PHOTO COURTESY OF SITKA LOCAL FOODS NETWORK
Sitka Farmers Market Co-Managers Garrett Bauer, left, and Sabrina Cimerol, right, present the Table Of The Day Award to Jean Frank of Jeans Jellies Etc. at the second market of the season on Saturday, July 20, at the Alaska Native Brotherhood Founders Hall in Sitka. Jean has been a regular vendor at the Sitka Farmers Market since it started, selling jellies, jams, honey and more. She received a gift bag with fresh produce, fresh rhubarb jam and a copy of the Alaska Farmers Market Cookbook. This is the sixth year of Sitka Farmers Markets, hosted by the Sitka Local Foods Network. The next market is from 10 a.m. to 1 p.m. on Saturday, Aug. 3, at the Alaska Native Brotherhood Founders Hall, 235 Katlian St. For more information about the Sitka Farmers Markets and Sitka Local Foods Network, go to http://www.sitkalocalfoodsnetwork.org/.

SitkaFarmersMarketSignThe second Sitka Farmers Market of the season took place on Saturday, July 20, at the Alaska Native Brotherhood Founders Hall, 235 Katlian St.

We again lucked into a break in the rain and there was a pretty good crowd for the second market of the season. We had a lot of familiar booths selling fresh veggies, fish, baked goods, arts and crafts, plus some new faces joining the vendors.

The third market of the six planned this summer will be from 10 a.m. to 1 p.m. on Saturday, Aug. 3, at ANB Founders Hall. To learn more, keep watching this site. A slideshow of scenes from the second market is below.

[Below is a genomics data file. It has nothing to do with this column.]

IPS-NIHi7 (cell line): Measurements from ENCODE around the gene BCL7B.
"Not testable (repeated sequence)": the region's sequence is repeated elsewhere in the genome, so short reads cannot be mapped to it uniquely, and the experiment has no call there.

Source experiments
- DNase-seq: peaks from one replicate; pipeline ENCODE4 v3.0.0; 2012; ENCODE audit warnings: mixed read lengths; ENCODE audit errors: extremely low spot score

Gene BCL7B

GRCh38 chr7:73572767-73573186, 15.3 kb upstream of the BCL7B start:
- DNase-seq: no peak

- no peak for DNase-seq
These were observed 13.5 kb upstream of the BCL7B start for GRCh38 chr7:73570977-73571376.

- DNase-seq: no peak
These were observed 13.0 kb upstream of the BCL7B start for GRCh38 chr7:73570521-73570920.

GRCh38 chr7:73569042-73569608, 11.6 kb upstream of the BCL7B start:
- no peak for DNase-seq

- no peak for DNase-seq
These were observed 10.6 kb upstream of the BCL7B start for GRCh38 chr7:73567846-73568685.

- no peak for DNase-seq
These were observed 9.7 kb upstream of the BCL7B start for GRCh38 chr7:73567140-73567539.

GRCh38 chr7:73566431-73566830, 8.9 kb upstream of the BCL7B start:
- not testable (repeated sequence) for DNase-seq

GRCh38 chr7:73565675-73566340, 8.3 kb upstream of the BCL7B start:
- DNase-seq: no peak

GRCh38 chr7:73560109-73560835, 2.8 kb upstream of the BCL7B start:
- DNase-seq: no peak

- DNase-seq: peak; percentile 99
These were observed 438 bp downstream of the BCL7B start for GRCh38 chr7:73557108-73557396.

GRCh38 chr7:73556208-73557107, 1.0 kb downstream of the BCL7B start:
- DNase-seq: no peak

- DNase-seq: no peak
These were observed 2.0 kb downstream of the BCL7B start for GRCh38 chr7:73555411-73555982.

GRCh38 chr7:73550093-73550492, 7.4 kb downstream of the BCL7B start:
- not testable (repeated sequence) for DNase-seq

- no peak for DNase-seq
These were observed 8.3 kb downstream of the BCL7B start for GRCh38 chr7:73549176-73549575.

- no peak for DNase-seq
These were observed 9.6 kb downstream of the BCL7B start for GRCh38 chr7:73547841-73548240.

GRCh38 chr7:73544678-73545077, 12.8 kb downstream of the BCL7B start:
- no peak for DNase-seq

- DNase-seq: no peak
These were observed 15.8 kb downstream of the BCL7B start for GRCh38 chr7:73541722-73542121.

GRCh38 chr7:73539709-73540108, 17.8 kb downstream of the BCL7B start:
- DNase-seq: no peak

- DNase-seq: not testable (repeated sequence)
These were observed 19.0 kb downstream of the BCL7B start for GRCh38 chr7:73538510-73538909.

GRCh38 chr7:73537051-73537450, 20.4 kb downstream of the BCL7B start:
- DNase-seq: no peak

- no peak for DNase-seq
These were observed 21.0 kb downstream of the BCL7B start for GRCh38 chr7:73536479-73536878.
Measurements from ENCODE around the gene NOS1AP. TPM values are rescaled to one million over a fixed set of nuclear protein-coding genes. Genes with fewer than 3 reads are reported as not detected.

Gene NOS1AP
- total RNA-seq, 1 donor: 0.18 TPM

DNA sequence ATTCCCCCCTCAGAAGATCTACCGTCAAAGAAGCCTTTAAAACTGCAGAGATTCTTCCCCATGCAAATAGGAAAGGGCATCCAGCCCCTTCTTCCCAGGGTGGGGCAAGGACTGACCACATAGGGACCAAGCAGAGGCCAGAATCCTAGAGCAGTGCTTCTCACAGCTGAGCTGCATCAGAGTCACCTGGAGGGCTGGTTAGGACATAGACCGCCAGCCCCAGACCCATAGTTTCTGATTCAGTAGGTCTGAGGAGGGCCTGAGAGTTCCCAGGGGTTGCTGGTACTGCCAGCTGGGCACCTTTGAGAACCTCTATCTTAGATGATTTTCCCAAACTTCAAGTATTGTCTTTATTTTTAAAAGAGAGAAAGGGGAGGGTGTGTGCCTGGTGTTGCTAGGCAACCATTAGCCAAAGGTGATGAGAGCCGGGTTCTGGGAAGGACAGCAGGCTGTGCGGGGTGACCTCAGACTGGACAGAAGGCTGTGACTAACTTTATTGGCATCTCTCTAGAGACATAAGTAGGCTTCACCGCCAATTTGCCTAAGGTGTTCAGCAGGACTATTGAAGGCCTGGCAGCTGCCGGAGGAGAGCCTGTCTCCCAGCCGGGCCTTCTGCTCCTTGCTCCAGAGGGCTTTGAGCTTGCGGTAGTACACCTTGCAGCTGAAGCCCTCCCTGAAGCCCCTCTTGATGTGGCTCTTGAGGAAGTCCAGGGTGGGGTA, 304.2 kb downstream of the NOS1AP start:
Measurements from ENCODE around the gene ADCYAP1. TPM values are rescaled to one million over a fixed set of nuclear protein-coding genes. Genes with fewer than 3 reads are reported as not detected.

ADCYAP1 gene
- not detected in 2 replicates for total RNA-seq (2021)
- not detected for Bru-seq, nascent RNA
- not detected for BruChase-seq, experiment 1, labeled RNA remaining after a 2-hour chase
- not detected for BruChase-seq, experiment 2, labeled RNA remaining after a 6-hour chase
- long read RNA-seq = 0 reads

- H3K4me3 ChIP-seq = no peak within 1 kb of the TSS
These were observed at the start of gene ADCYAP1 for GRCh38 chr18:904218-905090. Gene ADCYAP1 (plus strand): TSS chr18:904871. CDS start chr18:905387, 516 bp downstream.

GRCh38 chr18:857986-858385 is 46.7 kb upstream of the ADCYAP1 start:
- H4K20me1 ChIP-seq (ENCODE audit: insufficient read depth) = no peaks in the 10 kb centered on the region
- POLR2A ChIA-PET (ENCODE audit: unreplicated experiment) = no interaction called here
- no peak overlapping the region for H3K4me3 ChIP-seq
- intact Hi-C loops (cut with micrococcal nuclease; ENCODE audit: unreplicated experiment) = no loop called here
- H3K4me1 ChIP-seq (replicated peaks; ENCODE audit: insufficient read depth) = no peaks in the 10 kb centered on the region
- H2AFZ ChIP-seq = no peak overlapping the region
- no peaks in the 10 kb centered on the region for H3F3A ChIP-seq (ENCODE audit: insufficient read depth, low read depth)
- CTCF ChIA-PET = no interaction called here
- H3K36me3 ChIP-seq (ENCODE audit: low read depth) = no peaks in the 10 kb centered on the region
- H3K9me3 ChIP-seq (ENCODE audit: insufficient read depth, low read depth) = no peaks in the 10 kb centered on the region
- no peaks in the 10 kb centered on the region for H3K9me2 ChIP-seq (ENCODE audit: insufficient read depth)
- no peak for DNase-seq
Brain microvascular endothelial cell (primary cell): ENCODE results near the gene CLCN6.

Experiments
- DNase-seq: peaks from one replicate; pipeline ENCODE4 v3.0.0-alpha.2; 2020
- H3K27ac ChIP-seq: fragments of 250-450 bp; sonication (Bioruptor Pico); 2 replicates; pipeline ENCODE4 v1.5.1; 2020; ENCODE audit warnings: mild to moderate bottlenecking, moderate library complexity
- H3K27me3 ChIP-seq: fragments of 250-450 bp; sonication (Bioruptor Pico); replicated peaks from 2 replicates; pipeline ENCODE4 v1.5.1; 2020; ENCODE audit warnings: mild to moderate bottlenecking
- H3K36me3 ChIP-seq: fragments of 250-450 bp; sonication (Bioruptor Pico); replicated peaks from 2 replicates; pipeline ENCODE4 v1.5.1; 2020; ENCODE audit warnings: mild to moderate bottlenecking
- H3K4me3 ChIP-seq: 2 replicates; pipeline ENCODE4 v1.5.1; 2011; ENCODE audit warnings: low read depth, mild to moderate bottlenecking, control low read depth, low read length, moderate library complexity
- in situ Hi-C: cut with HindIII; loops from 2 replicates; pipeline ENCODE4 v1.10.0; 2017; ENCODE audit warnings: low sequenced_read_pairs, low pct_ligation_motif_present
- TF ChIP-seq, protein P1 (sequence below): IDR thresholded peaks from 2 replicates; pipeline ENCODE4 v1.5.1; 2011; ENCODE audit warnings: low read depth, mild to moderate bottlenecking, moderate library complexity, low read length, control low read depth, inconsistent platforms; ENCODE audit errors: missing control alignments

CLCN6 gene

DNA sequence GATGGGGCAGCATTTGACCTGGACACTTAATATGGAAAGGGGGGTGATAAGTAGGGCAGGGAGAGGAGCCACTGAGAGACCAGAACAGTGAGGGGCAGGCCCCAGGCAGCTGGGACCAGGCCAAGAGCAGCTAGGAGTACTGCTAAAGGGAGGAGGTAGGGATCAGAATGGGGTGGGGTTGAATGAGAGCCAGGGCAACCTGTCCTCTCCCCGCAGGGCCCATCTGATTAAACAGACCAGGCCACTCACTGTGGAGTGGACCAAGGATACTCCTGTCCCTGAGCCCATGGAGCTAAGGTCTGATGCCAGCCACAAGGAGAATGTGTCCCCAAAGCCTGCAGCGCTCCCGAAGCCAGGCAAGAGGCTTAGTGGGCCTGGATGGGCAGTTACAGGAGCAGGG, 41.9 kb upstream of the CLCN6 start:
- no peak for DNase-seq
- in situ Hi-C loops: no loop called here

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SSF Event Calendar

ChefLouisaChuDo you love Sitka’s wild Alaska seafood? Help celebrate our salmon, halibut, rockfish, crab and other seafood species during the fourth annual Sitka Seafood Festival on Aug. 1-4 at various locations around Sitka.

The Sitka Seafood Festival (SSF) was formed in 2010 by a small group of volunteers as a culinary-based festival established to celebrate our local seafood and one of Sitkaʼs greatest resources. The festival has grown very quickly and we have had some national attention, including from the popular culinary magazines “Relish” and “The Lucky Peach,” as well as drawing the interest of multiple well -known chefs. We feel the festival only has room to grow from here, and is a tool to start attracting the independent traveler to boost Sitka’s tourism, as well as a way to educate others about our industry. For a quick taste of the festival, check out the 2012 promotional video.